Musically, the songs teeter between full-on cacophony and more subtle arrangements that highlight the ache and desperation in his voice. Often, these stories are so personal and intimately sculpted that it feels in poor taste to impose ourselves. But he wants us to know what he’s been through, and how these experiences have molded his perspective on life. Dave knows that we need each other to survive – and not just to survive, but to live. –Joshua Pickard
Goat Girl – On All Fours
London’s Goat Girl came back strong with their second album; a fuller, more dynamic collection that drips with confidence – just listen to the way Clottie Cream snarls “I have no shame when I say ‘step the fuck away’” on the opening “Pest”. That resilience and power is exuded through every facet of On All Fours; Goat Girl’s sound may be rooted in indie or garage rock, but here they move it to several different planes through heady combinations of their elastic bass, versatile rhythms and polychromatic synths.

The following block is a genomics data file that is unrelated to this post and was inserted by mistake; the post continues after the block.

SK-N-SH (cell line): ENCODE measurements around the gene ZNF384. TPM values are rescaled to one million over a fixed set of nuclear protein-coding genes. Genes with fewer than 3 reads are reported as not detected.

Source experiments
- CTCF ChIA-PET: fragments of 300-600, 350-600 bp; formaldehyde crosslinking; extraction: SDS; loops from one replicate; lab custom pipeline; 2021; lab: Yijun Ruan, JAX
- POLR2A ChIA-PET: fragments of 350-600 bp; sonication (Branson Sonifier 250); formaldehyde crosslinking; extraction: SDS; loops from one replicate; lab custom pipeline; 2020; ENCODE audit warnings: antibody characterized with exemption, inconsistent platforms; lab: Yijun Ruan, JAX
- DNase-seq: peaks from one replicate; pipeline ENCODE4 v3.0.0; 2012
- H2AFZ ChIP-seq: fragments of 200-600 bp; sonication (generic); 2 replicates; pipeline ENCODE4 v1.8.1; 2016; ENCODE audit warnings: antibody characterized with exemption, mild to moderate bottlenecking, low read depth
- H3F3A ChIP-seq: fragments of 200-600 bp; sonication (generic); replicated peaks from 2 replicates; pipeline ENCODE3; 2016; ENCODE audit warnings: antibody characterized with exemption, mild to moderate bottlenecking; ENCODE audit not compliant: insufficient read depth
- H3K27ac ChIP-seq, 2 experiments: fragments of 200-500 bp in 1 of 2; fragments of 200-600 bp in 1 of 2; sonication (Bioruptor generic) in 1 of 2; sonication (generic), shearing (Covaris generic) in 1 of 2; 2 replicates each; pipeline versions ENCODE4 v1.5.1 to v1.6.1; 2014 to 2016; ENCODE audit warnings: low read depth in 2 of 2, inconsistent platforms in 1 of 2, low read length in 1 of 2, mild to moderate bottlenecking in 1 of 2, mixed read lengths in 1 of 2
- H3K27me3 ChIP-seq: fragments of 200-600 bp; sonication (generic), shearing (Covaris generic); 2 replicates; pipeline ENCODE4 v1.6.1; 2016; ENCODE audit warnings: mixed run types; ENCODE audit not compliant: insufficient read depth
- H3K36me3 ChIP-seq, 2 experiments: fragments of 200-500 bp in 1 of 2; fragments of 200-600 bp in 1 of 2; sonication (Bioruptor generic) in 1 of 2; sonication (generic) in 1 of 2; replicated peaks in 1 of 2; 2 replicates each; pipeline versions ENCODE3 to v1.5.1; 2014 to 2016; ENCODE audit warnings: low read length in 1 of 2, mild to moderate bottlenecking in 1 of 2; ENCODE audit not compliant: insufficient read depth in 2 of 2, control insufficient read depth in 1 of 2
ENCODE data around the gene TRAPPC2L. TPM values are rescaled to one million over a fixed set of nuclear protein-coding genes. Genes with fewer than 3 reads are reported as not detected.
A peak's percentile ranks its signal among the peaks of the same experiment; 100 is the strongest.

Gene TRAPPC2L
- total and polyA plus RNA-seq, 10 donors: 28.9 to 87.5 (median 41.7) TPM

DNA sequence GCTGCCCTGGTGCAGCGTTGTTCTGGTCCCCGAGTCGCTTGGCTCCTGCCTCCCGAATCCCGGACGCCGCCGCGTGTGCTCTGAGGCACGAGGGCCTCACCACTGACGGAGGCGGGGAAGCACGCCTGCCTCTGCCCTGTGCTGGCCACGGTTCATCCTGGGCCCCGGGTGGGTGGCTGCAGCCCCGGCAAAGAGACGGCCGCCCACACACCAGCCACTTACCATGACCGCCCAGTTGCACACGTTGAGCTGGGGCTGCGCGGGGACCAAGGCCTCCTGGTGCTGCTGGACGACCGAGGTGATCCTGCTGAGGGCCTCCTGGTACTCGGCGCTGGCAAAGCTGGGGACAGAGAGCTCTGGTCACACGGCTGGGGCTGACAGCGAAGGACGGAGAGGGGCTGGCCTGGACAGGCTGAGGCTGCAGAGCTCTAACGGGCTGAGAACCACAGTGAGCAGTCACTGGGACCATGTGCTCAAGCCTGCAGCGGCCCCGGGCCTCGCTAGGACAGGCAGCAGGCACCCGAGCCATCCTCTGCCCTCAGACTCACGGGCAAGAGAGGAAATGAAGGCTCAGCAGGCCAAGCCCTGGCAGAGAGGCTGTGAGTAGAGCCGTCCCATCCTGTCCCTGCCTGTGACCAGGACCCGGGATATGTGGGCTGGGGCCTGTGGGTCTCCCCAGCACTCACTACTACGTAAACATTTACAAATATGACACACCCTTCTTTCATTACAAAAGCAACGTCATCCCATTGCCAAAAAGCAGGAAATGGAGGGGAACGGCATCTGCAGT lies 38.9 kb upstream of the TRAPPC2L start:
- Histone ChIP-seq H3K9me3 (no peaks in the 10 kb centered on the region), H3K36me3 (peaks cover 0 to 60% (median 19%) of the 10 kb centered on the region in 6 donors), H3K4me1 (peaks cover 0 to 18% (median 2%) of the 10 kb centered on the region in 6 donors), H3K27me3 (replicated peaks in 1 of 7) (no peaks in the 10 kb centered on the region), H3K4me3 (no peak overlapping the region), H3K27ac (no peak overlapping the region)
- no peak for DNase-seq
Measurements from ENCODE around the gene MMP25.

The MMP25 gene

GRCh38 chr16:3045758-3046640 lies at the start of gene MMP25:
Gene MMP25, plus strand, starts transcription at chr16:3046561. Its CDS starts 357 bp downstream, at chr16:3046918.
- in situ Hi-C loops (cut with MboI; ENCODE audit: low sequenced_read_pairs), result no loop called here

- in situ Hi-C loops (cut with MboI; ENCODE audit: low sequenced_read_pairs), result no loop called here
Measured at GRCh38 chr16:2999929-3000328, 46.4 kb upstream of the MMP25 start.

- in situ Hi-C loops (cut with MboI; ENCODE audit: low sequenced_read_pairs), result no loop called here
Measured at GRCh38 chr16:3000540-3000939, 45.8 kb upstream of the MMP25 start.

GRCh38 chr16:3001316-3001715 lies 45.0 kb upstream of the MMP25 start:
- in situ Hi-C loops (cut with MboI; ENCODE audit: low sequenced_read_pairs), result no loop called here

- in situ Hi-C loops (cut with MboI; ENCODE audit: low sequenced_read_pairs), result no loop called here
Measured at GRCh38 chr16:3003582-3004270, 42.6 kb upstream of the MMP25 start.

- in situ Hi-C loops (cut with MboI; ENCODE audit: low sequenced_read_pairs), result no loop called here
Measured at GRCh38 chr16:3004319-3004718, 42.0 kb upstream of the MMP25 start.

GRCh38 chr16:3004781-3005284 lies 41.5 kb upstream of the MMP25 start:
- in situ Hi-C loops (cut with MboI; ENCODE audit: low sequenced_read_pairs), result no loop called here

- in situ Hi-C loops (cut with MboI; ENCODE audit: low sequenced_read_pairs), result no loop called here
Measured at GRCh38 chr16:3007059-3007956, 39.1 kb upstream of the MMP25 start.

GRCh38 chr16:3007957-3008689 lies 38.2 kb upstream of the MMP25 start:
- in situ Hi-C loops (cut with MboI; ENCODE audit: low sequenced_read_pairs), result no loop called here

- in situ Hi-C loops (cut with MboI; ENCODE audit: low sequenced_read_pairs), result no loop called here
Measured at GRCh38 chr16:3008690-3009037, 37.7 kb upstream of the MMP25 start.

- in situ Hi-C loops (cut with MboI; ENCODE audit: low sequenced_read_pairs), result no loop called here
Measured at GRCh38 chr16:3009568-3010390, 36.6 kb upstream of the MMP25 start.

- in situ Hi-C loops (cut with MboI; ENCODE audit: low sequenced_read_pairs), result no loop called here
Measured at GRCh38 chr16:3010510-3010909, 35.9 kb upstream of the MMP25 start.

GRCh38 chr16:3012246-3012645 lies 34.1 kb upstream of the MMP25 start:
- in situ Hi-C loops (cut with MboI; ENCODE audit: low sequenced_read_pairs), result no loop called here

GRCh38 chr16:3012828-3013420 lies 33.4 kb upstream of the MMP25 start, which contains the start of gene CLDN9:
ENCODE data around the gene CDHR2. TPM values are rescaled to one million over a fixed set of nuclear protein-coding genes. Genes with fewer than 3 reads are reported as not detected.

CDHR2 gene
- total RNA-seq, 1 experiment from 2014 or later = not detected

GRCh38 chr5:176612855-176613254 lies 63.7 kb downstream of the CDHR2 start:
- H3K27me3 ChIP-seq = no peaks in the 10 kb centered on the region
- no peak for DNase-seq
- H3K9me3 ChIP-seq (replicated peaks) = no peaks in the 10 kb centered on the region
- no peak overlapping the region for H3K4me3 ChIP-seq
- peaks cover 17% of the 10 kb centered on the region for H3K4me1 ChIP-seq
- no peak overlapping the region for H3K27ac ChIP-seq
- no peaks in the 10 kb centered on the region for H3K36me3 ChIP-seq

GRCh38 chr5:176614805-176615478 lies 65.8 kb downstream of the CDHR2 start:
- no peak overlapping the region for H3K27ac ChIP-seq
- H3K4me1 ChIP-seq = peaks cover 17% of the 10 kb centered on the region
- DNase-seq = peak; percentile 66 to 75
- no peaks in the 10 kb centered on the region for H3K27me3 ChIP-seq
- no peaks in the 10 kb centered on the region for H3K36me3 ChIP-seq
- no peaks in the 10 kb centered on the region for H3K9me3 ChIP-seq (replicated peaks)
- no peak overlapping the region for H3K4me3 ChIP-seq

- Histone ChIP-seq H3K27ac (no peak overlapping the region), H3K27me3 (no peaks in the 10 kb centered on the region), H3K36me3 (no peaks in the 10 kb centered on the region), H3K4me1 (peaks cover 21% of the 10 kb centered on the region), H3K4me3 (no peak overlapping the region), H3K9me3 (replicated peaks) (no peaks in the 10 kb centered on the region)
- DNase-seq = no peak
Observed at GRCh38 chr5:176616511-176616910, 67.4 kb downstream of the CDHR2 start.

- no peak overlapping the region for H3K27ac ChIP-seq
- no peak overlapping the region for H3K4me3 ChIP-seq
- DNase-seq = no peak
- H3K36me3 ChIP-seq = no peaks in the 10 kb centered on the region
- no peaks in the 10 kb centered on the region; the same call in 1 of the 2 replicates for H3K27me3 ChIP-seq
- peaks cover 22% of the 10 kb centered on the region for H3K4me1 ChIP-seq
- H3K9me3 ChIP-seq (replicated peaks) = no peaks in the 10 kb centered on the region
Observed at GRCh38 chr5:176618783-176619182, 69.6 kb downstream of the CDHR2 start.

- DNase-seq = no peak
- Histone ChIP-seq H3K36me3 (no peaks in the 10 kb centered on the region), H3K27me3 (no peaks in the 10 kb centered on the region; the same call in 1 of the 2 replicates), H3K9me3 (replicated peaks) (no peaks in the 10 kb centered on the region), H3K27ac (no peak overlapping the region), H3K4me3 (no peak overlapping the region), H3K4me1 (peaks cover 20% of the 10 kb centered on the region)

There’s the luminous brass-punctuated wobble of “Jazz (in the Supermarket)”, the way “Sad Cowboy” morphs into a house track, and the fidgeting and crackling psych-groove of “Closing In”, to name just a few ways in which they keep the energy flowing vibrantly throughout. Let’s not discount the lyricism either, which seems like reflections on our own society, seen through a warped, extra-terrestrial lens – but that doesn’t make the observations any less cutting or valid. One that reveals more depth and sonic intrigue on each repeat listen, On All Fours has remained in my rotation all year. – Rob Hakimian
Gruff Rhys – Seeking New Gods
Who’d have thought a damn volcano would inspire arguably Gruff Rhys‘ most intimate – and best – solo album to date. Centered around Mount Paektu, on the North Korean and Chinese border, the Super Furry Animals frontman digs into the mythical nature of the stratovolcano and uses it as a source to dig into all angles of his character, indeed, he breathes human life into the mountain, crafting it into a representation of both himself and the human condition.